Wednesday, August 20, 2003


I suppose I'd have to go back and read my archives to be more sure of what I was thinking before the Iraq war, but I believe it went something like this: The war would be "won," to the extent that it was, though I expected more problems actually taking Baghdad, particularly once it appeared that there were suppy line problems. Fortunately I was wrong there. I figured the aftermath would be problematic, but as long as we paved the streets with gold as quickly as possible we'd win a decent chunk of the hearts and minds. I thought the problem would be apportioning power and attention to the various competing interest groups, and some violence would come from that. In the long run we'd come to regret the whole adventure.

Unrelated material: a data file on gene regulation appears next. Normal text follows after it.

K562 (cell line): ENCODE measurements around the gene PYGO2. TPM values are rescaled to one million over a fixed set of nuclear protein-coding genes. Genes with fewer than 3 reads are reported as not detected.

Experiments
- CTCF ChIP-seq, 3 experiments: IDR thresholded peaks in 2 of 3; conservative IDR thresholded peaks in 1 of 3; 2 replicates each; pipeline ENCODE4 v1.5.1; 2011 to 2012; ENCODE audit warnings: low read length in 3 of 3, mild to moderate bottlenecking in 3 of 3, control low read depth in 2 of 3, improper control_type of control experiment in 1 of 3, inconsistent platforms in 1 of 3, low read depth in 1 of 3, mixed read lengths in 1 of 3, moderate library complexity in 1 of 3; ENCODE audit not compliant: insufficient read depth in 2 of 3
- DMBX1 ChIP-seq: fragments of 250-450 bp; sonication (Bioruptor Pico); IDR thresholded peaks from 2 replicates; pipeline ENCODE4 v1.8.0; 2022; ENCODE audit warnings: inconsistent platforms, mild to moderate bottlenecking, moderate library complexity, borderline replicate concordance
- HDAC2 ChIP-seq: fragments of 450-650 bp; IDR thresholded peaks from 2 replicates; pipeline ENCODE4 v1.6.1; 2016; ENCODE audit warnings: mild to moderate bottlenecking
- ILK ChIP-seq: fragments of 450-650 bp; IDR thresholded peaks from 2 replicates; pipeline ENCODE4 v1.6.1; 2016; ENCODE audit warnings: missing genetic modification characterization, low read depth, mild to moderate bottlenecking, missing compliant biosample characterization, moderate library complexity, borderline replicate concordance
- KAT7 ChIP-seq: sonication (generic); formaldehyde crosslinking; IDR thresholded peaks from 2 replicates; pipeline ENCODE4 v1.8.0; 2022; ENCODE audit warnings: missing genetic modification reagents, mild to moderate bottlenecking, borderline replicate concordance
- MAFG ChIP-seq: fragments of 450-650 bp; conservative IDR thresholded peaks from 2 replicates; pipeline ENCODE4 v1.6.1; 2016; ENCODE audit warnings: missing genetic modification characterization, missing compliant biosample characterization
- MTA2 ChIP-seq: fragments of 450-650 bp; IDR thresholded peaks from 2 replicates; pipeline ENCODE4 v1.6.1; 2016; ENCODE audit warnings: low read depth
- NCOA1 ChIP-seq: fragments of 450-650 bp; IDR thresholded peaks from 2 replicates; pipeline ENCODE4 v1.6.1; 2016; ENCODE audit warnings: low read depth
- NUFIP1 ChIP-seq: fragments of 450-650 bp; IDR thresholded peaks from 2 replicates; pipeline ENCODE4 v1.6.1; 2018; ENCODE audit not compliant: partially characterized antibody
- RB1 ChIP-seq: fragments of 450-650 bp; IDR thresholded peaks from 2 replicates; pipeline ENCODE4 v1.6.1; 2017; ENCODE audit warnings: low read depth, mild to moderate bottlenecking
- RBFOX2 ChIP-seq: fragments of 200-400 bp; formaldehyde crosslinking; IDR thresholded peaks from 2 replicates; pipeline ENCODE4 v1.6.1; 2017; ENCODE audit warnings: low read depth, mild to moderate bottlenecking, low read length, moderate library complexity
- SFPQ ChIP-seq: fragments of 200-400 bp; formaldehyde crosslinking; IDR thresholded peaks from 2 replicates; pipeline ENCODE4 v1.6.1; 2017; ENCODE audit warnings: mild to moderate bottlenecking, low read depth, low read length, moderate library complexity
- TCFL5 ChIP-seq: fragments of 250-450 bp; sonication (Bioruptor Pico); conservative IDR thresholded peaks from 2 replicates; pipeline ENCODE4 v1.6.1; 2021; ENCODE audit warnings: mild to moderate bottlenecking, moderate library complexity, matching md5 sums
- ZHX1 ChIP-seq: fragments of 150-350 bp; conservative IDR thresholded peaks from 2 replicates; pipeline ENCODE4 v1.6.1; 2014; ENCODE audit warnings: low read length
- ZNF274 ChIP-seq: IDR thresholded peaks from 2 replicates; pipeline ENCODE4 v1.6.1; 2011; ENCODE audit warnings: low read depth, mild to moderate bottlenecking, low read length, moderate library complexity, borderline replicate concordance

I didn't have a great deal of trust in the ability of this administration to pave the streets with gold adequately enough, but I had no idea they'd screw it up this badly. Who knew they could be this incompetent? Whatever the motives for the war, winning the hearts and minds Tom Friedman style was obviously a necessary condition for a successful peace. It was clear Big Don Rumsfeld wanted war on the cheap, but I thought he'd at least have the engineers in there securing the peace.

The key is what to do now. Bob Herbert says the only possible way forward is a broad international coalition, though I think what he's really thinking is that we should just get the hell outta there.